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A Space for Summer Solace

Designer Robert Farrell’s escape is an alfresco room he built at the back of his shade garden in Brooklyn.

Photo: Robert Farrell
Photo: Robert Farrell

grew up near Fort Tryon Park in the Inwood section of Manhattan, where he spent a great deal of time outdoors and frequently visited the nearby Cloisters. Later, when his family moved to the South Shore of Long Island, he “spent summers hanging out in the woods, biking on trails, getting into a bit of trouble, building forts, and taking endless barefoot walks through streams.” When he moved into his Carroll Gardens floor-through rental (in an 1800s brownstone) in 1995, he was eager to replicate that experience somehow. Fortunately, his apartment had a 55-by-22-foot backyard with a broken concrete terrace, which he decided to restore — and turn into, as he put it, “a kind of wild patch of forest to escape into.” He figured out fairly quickly that it would be more economical to commit to the plants that thrived on their own in the space (like the biennial foxgloves) instead of spending buckets of money every year replanting. A few years ago, Farrell began renovating the porch off his kitchen, seen above. It was originally made of wood, then replaced with concrete blocks by his landlord. Post-renovation, it is the perfect spot to enjoy coffee and take Zoom calls. “I painted the interior walls and ceiling black and installed the built-in bench with a fitted cushion. The red painted chair is from , the pillows and red hanging lantern are from on Shelter Island, and the rush matting is from . The matchstick blinds are from . The checkerboard top table was “going out for trash at a fancy co-op building of a client of mine and I grabbed it.”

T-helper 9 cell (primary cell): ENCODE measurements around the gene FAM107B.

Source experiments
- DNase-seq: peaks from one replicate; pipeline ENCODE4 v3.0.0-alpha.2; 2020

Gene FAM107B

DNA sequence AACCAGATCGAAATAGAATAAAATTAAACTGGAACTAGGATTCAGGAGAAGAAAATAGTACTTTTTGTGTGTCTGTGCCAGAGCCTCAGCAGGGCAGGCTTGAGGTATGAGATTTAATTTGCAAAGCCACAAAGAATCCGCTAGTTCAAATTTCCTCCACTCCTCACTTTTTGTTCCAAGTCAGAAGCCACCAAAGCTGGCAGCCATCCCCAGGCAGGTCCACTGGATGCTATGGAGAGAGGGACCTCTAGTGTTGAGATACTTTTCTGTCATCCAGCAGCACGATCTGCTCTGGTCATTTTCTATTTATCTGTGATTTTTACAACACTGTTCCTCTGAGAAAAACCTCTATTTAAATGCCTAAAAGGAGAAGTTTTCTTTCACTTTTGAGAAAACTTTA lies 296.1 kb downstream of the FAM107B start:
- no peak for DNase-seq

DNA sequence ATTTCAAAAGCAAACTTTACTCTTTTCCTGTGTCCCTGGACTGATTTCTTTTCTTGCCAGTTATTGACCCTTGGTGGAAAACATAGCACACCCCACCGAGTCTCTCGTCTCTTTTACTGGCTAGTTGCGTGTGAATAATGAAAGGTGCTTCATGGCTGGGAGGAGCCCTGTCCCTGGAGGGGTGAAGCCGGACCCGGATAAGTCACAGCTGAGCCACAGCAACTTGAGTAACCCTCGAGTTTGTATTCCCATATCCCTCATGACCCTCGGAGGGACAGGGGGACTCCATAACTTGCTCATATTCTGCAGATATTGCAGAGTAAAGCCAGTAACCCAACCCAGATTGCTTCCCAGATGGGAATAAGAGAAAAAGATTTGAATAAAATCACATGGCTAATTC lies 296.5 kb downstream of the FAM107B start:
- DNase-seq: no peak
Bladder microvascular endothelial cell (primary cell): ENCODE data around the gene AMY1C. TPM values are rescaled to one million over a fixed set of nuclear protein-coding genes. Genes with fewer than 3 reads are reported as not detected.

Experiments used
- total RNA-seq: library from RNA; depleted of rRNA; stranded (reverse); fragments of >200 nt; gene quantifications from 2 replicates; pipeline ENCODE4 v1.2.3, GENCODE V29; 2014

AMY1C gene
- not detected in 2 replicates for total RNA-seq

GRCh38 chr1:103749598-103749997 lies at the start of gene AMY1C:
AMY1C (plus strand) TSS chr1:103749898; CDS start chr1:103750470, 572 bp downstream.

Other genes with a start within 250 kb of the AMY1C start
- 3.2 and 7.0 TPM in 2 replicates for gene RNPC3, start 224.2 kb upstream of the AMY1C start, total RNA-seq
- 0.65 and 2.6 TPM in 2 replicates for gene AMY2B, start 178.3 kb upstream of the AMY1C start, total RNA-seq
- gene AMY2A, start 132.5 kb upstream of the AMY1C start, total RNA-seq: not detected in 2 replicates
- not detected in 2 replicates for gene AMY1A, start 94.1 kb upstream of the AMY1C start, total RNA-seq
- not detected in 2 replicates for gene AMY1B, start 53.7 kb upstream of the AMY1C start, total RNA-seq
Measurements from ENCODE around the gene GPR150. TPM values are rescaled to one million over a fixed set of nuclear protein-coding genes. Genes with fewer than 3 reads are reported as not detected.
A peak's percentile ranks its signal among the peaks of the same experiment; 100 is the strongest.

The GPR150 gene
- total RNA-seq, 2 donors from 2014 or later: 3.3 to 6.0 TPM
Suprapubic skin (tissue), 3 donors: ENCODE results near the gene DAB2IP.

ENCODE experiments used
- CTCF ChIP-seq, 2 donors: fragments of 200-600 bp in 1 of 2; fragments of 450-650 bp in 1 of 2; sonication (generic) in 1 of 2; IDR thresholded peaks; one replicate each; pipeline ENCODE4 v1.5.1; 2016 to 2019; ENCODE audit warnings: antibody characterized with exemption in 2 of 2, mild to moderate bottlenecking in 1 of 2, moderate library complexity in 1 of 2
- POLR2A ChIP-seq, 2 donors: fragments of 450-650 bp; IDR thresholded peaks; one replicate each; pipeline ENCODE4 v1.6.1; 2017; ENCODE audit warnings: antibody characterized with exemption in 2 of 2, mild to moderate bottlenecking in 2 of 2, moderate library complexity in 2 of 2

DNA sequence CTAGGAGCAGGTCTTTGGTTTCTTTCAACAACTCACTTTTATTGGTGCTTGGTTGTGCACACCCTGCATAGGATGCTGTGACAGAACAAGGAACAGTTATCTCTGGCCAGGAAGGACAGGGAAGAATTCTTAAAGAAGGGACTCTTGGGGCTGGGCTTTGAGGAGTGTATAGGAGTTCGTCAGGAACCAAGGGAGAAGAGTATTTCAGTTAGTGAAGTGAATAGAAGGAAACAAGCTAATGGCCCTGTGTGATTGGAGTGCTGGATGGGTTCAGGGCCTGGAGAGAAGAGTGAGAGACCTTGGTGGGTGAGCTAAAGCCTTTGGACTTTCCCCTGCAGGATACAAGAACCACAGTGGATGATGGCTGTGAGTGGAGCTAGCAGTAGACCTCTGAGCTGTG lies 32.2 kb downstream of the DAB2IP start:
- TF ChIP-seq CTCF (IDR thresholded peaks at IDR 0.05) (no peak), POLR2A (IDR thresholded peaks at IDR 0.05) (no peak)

The garden. Photo: Robert Farrell

im电竞官网-“My garden was inspired by the shade and dappled light that filters through the leaves when you’re walking through the woods,” Farrell says. Here, the view from his porch to the back garden room, where shade-loving plants, including low ferns and evergreen Liriope ground coverings, thrive. “My Stewartia trees are important because their multi-trunk bases make the ground beneath them loose and leafy,” Farrell says. A few years ago, he planted a maple tree to replace a crabapple tree that died but discovered that “maples are not a good fit for a narrow Brooklyn garden.” He has relied heavily over the years on the for his planning materials. “Ken Druse’s book, , has been a great inspiration for this north-facing garden,” Farrell says.

Farrell installed a narrow, asymmetric bluestone walkway that allows him access to the center of the garden plot. Here, outside the garden room, he placed two butterfly chairs he found at the old 26th Street flea market. The fencing that surrounds the entire garden is six-foot stockade French. Photo: Robert Farrell
The garden room. Photo: Robert Farrell

“I wanted to create a brand-new enclosure,” Farrell says of this, his newly renovated 22-by-10-foot garden room. The white side and back panels are made of corrugated plastic (which is “very easy to install,” he says). The first time he designed the room, he used parachute fabric (he was inspired by his friend the designer , who’d used it in one of his projects), but he found it didn’t weather particularly well. For this version, Farrell laid down a thick layer of pea gravel as a ground covering, which he says is “soft on your feet and lets water drain through.” The Moroccan embroidered spread and pillows came from a dealer on Lexington Avenue, and the side table and the etched aluminum Moroccan tray used as a coffee table are both from . The black-and-white zigzag pillows are from .

“Over the years, I’ve had many great summer parties and BBQs with friends in my garden. I love to cook, and outdoor grilling is the best,” Farrell says. While entertaining is currently on hold, his table is perfect for alfresco dining for one. The reproduction Bertoia chairs were “remaindered from an event space in Brooklyn I designed,” Farrell says Photo: Robert Farrell
All year long, rain or shine, Farrell relishes the peaceful refuge of his outdoor garden room, where, at the end of each day, he likes to light oil lamps he found in a local rummage shop. “It’s kind of magical,” he says. “Lately, I’ve noticed a pair of cardinals have moved in somewhere back here. They ‘marry’ for life, so when you see one, you know the other must be close by.” Photo: Robert Farrell

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